“How ‘ya Gonna Keep ’em Down On The Farm?“, recorded in March of 1919, is also vocalized by Noble Sissle. This song became incredibly popular when introduced in early 1919. Many recorded it, with versions by Nora Bayes and Arthur Fields especially popular. The song’s lyrics question if American men returning from battlefields and especially from “Paree” will readily settle down to the chores of farm life. Broadway lights and jazz clubs will be far more alluring.
The song arguably took on a political significance when African-Americans performed it. Black musicians may be asking this: how will America keep returning black soldiers “down” after they have tasted equality while serving in France? Jim Europe’s musicians were not the only blacks to record this at the time. Ford Dabney’s Band recorded it weeks after Europe’s did.
“My Choc’late Soldier Sammy Boy” is worth discussing here. Composed by the prolific white composer Egbert Van Alstyne, this song was a sequel to the 1918 hit “Mammy’s Chocolate Soldier,” written by Sydney Mitchell and Archie Gottler.
Employing virtually no jazz effects, the band is as tight as some of the great military bands of the time. Lyrics express the pride of a mother watching her son in a victory parade.
Sheet music gives a verse naming the regiment as “Colonel Jackson and his Colored Brigade.” The “choc’late” expresses pride in the soldier’s race. While the term may offend some today, it did not raise eyebrows decades ago. In 1917, Noble Sissle and Eubie Blake had published and recorded their “Mammy’s Little Choc’late Cullud Chile,” which was revived in the 1924 revue The Chocolate Dandies.
See him marchin' along Oh, hear him hummin' a song Watch that baby throw out his chest -- whoa, boy! See them medals pinn'd on his breast Lord love him! I'm so happy and proud I just feel like shoutin' out loud: My honey -- come, come to your mammy My choc'late soldier Sammy boy
“Dixie Is Dixie Once More” is also sung by Noble Sissle. Lyrics express a Southerner’s joy that loved ones in the Army are coming home. The line about Alexander having his ragtime band back in Dixie alludes to Irving Berlin‘s “Alexander’s Ragtime Band” and to songs that evolved from Berlin’s classic, such as “When Alexander Takes His Ragtime Band to France.”
written by Turner and Kard, vocal by Noble Sissleand recorded around 7-Mar-1919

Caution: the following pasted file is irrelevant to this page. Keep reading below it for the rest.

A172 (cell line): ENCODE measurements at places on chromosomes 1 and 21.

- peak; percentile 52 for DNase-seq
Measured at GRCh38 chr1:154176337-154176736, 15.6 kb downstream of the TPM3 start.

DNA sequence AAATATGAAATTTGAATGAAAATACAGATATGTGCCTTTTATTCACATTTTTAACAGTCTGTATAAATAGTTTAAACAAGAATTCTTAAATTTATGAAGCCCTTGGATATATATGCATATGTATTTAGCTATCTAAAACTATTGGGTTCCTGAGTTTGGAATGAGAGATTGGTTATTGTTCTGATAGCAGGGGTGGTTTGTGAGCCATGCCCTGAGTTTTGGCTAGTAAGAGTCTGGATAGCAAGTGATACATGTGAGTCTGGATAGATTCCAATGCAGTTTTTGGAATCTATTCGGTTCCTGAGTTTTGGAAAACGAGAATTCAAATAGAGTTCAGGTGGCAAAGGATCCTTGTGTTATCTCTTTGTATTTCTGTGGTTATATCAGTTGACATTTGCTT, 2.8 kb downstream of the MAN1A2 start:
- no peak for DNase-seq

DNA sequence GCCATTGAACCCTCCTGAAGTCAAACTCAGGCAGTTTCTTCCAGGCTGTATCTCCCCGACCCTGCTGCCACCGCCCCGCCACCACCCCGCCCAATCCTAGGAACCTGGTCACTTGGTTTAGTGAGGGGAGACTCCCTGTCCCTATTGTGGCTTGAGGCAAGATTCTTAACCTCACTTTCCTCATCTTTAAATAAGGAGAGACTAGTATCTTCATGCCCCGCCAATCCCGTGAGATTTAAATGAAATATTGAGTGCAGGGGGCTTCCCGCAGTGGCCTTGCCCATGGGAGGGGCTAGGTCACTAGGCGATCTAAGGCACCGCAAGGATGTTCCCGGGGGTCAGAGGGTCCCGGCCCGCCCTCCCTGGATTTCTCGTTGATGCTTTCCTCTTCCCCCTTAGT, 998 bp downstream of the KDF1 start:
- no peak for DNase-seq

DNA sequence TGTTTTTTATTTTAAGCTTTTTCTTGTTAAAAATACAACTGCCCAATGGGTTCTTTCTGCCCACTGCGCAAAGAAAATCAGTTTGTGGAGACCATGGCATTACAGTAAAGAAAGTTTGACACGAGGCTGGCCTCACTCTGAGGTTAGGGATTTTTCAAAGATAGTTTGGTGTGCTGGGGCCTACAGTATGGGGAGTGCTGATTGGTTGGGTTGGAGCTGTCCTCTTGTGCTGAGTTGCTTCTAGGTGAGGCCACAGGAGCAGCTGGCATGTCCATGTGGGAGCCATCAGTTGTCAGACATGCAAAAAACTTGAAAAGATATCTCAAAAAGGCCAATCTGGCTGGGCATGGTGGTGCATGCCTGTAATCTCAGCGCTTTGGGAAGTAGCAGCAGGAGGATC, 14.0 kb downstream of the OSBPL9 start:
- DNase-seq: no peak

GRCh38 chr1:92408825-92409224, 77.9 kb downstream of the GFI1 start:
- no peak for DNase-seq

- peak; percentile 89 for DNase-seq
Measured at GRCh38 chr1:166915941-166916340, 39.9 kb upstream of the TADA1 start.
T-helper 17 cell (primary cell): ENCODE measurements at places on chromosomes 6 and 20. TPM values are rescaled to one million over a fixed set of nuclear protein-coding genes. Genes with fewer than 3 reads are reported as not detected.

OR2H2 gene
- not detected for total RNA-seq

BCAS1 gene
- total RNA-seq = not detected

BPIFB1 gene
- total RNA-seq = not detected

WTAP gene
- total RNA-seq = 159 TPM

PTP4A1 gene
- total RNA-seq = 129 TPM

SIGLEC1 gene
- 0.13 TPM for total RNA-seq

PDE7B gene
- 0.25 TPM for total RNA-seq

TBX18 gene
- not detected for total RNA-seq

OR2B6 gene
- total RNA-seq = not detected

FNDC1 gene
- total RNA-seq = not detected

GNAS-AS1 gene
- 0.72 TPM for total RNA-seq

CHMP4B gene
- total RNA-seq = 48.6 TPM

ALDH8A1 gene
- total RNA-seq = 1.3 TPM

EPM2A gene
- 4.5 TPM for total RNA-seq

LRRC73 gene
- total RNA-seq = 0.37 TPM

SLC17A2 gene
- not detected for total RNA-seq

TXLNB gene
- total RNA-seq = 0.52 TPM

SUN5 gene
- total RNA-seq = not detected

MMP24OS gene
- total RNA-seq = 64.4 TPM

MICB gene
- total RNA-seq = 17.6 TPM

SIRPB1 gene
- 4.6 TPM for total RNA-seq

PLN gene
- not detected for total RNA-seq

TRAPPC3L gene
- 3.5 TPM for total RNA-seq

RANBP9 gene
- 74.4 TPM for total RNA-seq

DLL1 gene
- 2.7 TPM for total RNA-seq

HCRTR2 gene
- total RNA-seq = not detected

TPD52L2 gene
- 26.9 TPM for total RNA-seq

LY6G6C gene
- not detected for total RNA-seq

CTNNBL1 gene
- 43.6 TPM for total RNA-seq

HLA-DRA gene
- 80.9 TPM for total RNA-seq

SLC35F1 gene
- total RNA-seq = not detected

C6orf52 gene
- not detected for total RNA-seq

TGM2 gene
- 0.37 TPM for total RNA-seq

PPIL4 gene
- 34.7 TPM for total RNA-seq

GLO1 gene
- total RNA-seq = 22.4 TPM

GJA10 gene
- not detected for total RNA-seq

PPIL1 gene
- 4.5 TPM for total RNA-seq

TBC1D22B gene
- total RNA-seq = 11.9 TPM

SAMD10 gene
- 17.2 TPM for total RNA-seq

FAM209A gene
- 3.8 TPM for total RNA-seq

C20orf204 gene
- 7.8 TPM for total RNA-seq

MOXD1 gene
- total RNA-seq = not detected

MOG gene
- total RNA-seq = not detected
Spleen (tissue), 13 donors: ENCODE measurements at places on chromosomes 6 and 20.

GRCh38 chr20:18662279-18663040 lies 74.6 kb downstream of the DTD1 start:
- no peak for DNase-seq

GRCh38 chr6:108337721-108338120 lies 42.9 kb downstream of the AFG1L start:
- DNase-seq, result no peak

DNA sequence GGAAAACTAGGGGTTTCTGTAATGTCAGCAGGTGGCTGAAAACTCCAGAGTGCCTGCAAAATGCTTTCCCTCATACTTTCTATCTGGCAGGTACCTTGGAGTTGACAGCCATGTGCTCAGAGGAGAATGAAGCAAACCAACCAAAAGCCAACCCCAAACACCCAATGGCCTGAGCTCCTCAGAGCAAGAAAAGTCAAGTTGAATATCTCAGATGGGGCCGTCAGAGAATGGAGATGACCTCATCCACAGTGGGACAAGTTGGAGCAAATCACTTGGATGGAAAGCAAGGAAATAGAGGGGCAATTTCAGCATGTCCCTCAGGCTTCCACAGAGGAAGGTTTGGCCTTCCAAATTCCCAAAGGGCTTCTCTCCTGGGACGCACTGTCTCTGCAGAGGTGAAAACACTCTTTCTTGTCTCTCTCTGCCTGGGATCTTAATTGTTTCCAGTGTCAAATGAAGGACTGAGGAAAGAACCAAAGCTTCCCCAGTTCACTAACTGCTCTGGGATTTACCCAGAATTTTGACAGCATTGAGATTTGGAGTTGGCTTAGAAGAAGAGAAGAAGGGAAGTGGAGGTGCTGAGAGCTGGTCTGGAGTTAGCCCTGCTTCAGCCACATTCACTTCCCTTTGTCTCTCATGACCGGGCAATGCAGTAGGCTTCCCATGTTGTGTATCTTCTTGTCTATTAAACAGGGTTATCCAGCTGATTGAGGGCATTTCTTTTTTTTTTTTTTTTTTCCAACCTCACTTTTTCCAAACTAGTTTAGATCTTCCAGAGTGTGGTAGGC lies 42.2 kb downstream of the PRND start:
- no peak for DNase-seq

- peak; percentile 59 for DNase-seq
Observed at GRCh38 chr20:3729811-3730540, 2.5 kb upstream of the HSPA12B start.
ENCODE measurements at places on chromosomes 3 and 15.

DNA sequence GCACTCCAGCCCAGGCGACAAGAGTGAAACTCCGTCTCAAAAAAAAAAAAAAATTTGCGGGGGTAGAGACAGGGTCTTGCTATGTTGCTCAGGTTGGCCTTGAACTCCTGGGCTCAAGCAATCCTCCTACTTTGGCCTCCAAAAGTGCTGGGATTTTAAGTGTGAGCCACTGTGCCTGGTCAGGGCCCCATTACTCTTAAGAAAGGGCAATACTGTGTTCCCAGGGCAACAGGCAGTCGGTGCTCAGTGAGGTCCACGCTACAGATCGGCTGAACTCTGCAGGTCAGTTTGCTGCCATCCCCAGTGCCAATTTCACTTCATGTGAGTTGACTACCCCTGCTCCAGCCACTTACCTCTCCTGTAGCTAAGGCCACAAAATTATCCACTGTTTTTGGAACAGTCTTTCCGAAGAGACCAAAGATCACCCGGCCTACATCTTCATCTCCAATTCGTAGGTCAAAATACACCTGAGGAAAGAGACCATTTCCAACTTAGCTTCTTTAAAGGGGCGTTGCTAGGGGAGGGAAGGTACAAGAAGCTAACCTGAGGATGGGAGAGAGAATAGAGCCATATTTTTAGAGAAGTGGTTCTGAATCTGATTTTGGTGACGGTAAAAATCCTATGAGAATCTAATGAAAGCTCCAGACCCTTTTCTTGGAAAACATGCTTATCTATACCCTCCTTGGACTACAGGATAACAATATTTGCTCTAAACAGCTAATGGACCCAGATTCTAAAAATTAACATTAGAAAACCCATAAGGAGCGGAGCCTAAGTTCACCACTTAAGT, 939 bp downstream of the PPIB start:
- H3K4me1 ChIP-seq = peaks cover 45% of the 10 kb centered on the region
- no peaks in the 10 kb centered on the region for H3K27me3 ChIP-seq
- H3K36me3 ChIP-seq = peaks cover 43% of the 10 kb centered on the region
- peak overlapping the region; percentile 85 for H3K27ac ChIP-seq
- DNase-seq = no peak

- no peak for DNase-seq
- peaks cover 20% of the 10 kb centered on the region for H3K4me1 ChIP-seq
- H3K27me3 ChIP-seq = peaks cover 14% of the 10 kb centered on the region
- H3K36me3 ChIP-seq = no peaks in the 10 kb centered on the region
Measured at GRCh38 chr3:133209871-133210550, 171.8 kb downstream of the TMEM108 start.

There'll be happy days in Dixie Happy days and night All our boys are back once more Celebrating 'cause they won the war Soon again you'll hear them singin' 'round that cabin door Old Alexander's got his ragtime band Where he belongs, in dear old Dixieland There'll be happy days in Dixie 'cause Dixie is Dixie once more
Not every song recorded by Europe’s men stemmed from their war experience. Instrumental numbers share much with early “jass” recordings made at this time. “That Moaning Trombone” was recorded around March 7, 1919 and is the most jazz oriented, especially in featuring the breaks characteristic of jazz in its early years.
“Ja Da,” recorded around March 7, 1919, is also typical. Europe’s version features some innovative trumpet growling and even, at the end, a comparatively “hot” clarinet solo. This 1918 song by Bob Carleton has remained a standard for traditional jazz bands.
Europe suffered a fatal stabbing two days after his band recorded six titles for Pathe. That recording session took place on May 7, 1919. There was no clear motive for the stabbing. Accounts differ, but it seems that backstage during a Boston concert Europe reprimanded Herbert Wright for the drummer’s unprofessional habit of walking on and off stage while other acts performed. When Europe ordered Herbert Wright to leave Europe’s dressing room, the unstable drummer produced a pen knife and stabbed the bandleader in the neck.
Europe was rushed to City Hospital, where he soon died. Europe could have contributed significantly to popular music in the 1920s and beyond. He was ambitious, talented, energetic. New opportunities presented themselves in 1919, and Jim Europe’s best days may have been ahead. We simply cannot know what form that contribution would have taken.
Tim Gracyk is the editor of Victrola and 78 Journal, a quarterly for collectors of phonographs, 78s, and cylinders. Tim lives in Roseville, California.
The CD complete with 44 page liner notes booklet and photographs is available from Inside Sounds/Memphis Archives.